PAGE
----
If you're experiencing background noise, odds are high it is either EMI, which comes across as a static hiss or a ground loop, which is a low hum in the background.
These problems come from your hardware setup, not the microphone, but fixing them is relatively easy and cheap. The easiest way is to buy a USB adapter like the one we sell.
However, there IS a free method, but it takes a little work and will slightly decrease the quality of the mic. How much? Here are some samples of the start and end of this process.
If you don't want to buy that USB you're going to need two programs, Equalizer APO and the Reaper VST plugin ReaFir.
Equalizer APO: https://sourceforge.net/projects/equalizerapo/
Reaper VST: https://www.reaper.fm/reaplugs/
Make sure you download the correct version of the Reaper VST, 64 bit most likely.
Step 1: Install Equalizer APO (EQ APO)
When you install EQ APO you'll get a pop-up to select the devices you want to use. While you can select all the devices you normally use for audio (there's a lot EQ APO can do) the only one that matters for THIS tutorial is your microphone.
As you can see in the image above, I have selected both our USB and a normal 3.5mm input, but you'll probably only want the 3.5mm input, as the USB should not require this tutorial.
Next, you'll need to reboot your machine.
Step 2: Install ReaPlugs by Reaper
Installing ReaPlugs should be as easy as running the installer. However, I like to put it into the same directory as I put EQ APO, just so I can find it easier. You may need to reboot after installing this as well. Just make sure to note where you've installed it, as that will be needed in the next step.
Step 3: Set up EQ APO
Start by running Configuration Editor in the EQ APO directory, but remove everything so you're looking at a blank slate. When you're done it will look like this:
Neat! Now we have to add only two items to the top. First, click the + sign in the top left and add Control -> Device and then click "Change" and select only the mic we want to edit.
Once you have that selected press "OK" and then click the plus sign under the Selected Device. Now add Plugins -> VST Plugins and then the load button. It's this guy:
Navigate to where you installed ReaPlugs and load the file "reafir_standalone."
It should look like this when you're done:
Finally, press the button labeled "Open Panel." We're now ready for the final step.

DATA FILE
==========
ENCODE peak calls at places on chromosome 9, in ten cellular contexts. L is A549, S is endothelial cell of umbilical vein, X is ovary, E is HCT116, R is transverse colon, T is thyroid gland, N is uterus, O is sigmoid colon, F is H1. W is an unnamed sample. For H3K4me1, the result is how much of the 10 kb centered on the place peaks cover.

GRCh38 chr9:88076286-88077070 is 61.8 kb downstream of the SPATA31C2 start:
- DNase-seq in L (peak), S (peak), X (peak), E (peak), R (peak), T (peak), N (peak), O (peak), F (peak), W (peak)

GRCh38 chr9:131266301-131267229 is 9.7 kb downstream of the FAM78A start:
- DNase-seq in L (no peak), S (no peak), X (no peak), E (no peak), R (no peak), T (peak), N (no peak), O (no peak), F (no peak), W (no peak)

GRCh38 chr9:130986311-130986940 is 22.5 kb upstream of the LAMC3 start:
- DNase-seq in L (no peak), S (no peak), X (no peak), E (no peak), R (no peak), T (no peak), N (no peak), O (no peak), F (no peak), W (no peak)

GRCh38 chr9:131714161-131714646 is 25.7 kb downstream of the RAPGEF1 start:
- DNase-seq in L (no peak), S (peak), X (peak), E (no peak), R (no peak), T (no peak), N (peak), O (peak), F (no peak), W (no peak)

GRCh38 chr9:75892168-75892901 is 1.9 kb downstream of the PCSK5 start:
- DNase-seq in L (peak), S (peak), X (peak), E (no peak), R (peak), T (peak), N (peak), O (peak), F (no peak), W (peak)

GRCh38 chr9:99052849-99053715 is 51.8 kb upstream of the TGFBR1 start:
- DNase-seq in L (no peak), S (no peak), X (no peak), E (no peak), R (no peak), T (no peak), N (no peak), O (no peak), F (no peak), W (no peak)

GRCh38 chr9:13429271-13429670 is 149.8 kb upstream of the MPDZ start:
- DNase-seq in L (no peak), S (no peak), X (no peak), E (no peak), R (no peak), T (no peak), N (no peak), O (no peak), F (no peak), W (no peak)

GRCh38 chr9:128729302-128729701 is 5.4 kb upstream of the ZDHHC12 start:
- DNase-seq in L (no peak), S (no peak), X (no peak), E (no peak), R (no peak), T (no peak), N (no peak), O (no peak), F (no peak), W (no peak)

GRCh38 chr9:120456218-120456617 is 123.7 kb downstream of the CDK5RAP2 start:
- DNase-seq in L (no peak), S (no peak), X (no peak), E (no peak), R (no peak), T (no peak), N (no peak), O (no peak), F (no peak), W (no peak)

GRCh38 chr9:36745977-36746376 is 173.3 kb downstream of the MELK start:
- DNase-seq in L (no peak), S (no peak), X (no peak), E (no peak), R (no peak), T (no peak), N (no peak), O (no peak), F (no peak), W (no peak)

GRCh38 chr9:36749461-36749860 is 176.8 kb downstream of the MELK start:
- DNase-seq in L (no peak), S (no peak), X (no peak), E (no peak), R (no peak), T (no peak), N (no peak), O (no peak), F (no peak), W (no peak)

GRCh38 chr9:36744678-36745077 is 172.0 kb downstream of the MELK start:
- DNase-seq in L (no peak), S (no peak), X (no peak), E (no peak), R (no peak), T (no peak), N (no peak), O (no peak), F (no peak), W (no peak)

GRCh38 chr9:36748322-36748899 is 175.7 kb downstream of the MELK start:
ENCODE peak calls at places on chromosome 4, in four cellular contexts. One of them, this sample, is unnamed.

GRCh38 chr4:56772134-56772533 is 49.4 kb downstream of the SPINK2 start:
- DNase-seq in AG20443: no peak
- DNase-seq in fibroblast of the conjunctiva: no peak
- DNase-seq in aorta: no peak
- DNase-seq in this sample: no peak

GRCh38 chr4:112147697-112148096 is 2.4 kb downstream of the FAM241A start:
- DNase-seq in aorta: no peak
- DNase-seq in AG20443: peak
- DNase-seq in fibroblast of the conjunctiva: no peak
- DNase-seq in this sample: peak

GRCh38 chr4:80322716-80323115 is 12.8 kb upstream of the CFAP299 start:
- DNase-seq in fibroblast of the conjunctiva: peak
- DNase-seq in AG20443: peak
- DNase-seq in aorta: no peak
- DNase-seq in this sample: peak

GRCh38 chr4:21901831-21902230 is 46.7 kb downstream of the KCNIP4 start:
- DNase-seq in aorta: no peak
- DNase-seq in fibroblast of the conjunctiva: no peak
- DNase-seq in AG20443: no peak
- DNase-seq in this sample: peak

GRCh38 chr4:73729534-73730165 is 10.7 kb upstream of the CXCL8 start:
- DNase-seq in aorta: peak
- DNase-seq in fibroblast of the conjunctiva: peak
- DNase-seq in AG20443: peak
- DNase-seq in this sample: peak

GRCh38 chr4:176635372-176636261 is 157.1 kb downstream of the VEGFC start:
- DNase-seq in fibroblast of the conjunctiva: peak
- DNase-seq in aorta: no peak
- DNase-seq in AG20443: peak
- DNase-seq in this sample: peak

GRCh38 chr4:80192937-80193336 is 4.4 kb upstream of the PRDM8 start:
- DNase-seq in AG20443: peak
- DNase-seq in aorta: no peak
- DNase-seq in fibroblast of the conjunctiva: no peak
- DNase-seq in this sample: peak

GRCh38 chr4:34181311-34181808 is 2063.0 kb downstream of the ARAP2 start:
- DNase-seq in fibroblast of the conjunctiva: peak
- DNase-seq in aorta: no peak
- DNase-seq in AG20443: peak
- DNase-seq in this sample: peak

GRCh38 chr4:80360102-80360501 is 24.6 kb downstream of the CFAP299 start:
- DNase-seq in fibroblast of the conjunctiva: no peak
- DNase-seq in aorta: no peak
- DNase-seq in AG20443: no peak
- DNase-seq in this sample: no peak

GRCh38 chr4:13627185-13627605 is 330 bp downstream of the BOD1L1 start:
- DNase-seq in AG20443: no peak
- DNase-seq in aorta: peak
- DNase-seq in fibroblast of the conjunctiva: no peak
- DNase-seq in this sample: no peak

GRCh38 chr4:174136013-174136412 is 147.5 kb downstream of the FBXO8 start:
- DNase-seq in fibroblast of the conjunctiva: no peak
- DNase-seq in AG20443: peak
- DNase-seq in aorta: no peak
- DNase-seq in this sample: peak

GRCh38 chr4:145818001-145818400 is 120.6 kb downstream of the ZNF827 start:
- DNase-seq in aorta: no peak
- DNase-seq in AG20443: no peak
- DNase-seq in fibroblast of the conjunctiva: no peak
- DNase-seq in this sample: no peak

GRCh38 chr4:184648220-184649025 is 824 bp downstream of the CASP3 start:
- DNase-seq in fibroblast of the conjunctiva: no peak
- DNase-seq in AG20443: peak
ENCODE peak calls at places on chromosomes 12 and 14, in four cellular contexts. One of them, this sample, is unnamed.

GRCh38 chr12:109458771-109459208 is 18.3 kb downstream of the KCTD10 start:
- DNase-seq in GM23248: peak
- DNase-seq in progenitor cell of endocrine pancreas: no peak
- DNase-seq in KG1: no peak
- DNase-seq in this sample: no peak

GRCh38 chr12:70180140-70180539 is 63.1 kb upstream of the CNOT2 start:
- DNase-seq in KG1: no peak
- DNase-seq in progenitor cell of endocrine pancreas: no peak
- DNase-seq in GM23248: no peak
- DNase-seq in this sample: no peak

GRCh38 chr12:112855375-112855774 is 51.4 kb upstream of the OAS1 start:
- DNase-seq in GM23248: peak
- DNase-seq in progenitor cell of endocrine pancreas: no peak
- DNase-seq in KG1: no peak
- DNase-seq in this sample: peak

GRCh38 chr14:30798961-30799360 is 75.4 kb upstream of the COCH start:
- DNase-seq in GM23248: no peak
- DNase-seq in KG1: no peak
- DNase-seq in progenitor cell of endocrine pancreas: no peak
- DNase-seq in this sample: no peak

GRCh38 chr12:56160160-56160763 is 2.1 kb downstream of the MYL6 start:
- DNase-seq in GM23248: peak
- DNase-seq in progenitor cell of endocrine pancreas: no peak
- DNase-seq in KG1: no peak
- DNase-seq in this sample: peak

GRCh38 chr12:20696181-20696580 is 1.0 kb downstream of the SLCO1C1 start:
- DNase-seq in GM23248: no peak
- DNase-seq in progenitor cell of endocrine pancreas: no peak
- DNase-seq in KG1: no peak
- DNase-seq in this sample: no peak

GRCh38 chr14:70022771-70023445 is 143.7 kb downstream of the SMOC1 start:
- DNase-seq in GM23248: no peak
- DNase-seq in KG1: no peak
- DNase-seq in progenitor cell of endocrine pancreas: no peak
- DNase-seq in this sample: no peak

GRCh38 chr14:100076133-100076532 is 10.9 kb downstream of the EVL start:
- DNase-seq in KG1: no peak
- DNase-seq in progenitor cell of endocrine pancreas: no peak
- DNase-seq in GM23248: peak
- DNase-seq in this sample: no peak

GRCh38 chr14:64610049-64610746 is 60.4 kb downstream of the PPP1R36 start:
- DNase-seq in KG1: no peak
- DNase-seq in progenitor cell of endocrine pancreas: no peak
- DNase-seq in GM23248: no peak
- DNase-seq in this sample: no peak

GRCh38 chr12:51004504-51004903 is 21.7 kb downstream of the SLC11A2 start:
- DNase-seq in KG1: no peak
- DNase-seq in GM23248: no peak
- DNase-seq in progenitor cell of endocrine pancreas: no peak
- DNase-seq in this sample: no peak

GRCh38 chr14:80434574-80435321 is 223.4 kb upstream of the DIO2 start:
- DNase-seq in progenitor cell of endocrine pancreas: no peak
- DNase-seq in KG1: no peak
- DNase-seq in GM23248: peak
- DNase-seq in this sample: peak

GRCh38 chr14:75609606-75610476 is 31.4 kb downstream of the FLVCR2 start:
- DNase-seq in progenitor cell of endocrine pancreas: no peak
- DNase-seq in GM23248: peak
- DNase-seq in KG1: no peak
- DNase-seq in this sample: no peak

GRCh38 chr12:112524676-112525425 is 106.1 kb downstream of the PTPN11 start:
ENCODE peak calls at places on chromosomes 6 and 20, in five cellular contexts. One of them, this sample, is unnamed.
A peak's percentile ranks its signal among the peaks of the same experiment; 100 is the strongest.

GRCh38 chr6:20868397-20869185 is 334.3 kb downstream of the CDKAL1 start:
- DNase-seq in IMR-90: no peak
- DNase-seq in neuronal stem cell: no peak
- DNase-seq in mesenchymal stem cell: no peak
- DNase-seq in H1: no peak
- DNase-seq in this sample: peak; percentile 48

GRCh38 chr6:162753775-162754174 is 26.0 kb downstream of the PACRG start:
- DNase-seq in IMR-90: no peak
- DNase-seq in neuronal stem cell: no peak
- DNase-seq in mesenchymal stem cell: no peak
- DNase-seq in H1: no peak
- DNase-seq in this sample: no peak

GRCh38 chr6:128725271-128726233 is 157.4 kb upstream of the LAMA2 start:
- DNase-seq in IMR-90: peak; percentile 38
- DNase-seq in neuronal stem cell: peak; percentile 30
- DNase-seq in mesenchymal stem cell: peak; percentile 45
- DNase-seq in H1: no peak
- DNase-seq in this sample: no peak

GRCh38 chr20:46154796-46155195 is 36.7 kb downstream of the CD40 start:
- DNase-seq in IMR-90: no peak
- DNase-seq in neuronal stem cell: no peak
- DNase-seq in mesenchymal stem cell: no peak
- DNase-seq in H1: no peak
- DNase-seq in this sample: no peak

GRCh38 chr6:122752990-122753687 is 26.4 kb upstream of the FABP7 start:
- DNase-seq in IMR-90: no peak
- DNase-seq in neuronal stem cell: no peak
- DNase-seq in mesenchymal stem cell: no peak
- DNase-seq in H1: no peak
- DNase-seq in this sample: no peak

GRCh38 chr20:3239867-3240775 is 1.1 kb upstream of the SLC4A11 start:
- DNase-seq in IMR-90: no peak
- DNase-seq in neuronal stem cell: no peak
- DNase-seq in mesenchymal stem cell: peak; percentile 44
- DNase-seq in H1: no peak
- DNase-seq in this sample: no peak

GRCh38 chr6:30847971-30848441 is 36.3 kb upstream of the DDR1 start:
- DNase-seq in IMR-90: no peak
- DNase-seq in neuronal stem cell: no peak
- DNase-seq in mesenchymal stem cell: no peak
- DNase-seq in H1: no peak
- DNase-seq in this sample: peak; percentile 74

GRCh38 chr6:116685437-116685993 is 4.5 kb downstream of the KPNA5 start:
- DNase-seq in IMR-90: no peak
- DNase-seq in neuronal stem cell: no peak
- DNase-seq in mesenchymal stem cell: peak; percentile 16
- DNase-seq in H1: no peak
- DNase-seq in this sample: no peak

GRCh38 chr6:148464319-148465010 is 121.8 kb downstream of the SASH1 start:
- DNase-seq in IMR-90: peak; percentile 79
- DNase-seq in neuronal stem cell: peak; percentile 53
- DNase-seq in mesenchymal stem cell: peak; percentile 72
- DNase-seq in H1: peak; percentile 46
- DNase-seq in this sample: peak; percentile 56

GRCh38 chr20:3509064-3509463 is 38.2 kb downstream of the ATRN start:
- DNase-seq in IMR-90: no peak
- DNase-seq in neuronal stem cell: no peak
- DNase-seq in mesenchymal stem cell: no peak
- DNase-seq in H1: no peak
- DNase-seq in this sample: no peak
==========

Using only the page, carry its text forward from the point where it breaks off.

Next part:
Step 4: Configure ReaFir
This looks more complex than it is, so don't panic! Under "Mode" select "Subtract." It's highlighted below:
Then drag those two dots ALL the way to the bottom, so you end up with a flat line at the very bottom of the screen. It'll look like this:
At this point, you can click "OK" or "Apply" and actually go test your recording! ReaFir's subtract mode comes with a built-in noise suppression, so messing too much in this area isn't needed. However, if your mic is too quiet simply add some mic gain on the right-hand slider marked "Output Gain." Test in increments of 5dB, keeping in mind the higher this goes the worse quality will get (but the louder your mic will be).
One thing to note: If you crank your volume WAY up you'll probably notice you traded a "hiss" for a very low "hum." For most people this is the end, the hum should not be easy to hear compared to the hiss and would only matter if you were doing real recordings.
Here's the final result:
In my tests, it is possible to remove that humming, but it will come at decreased quality, and worse, every machine will be different so I can't give you a set of magic numbers to use. However, I have included the final optional step for those who want to play around a bit with this.
Optional Step 5: Subtract Low Frequency
First, let's be clear, I do not recommend doing this. It can decrease your background noise further, but it will create weird artifacts in your voice. You probably won't hear it unless you turn the volume WAY up. For those who know how to build a real noise profile you can use that to tune your settings, but for most people, the best way is to simply reduce the amount of volume in the frequencies you hear noise. In my machine, I get a ground hum style noise at about 200hz. Your noise may be similar or totally different, but play around with the EQ and you can see what it does to your voice. Almost all the noise you should be removing is low frequency, so basically the higher your raise those red lines on the left the less bass your voice is going to have, remove too much and you'll sound like you're talking into a cheap mic, which totally defeats the purpose of using a ModMic!
Here are my settings:
And here's what it sounds like:
Again, you'll have to turn the volume way up to hear both the artifacts and the background noise difference between this and the final above.